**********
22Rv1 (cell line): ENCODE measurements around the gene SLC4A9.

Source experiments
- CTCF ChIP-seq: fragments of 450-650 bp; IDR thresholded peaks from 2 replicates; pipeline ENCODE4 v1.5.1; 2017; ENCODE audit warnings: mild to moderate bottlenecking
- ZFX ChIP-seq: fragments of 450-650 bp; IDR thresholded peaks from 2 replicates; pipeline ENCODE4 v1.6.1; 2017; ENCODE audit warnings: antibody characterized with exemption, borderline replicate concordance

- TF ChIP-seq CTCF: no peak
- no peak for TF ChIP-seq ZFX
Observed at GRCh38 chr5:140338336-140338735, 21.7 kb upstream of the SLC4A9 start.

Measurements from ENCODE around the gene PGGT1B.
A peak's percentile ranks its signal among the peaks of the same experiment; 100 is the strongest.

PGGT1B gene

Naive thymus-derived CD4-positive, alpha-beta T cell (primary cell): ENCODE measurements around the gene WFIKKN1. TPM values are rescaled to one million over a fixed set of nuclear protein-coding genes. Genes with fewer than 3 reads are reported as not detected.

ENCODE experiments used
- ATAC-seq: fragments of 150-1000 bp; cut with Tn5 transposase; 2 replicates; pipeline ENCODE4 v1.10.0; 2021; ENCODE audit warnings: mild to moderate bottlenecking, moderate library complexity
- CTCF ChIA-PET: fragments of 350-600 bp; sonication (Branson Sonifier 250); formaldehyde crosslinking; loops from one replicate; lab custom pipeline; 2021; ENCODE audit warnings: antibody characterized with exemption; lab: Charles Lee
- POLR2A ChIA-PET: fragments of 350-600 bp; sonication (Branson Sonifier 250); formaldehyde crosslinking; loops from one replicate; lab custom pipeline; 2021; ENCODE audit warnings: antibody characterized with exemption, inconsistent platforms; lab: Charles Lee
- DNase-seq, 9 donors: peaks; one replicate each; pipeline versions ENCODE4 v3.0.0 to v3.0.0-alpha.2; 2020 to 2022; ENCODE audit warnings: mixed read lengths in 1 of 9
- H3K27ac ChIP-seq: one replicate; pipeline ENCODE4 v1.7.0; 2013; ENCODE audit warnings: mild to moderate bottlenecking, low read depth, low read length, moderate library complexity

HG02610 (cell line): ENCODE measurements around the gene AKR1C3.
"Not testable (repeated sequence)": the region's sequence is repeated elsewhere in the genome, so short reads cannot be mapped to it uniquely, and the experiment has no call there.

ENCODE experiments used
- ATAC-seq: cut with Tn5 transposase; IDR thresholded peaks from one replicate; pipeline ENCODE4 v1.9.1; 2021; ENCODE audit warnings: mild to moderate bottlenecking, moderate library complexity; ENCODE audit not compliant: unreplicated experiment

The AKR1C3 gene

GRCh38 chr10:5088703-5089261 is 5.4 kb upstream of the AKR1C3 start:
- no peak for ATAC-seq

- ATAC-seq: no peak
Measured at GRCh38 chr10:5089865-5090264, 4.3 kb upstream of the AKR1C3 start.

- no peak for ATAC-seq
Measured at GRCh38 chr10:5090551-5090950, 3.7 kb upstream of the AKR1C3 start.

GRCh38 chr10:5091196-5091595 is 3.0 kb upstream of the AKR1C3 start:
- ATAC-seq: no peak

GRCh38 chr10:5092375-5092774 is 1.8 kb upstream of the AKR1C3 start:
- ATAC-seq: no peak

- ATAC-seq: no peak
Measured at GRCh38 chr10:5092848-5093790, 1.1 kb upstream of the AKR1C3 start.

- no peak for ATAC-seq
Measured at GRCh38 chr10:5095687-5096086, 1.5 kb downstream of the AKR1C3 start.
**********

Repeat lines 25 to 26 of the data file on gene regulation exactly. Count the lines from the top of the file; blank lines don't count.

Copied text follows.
- ATAC-seq: no peak
Measured at GRCh38 chr10:5089865-5090264, 4.3 kb upstream of the AKR1C3 start.